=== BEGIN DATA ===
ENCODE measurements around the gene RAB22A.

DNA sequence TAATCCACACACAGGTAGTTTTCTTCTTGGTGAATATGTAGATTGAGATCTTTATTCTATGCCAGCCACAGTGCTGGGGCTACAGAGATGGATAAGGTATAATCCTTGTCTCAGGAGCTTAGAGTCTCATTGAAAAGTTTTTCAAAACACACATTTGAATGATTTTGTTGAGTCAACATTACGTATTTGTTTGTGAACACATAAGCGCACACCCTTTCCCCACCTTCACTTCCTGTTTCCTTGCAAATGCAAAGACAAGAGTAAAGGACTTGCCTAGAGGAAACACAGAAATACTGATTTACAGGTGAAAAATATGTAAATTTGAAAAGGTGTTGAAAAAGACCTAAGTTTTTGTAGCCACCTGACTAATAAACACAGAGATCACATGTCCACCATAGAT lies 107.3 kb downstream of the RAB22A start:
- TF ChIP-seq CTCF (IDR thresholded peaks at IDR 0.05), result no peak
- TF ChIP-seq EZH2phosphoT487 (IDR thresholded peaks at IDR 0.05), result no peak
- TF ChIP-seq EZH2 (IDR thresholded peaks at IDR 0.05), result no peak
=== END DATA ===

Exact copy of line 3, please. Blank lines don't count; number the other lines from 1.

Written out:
- TF ChIP-seq CTCF (IDR thresholded peaks at IDR 0.05), result no peak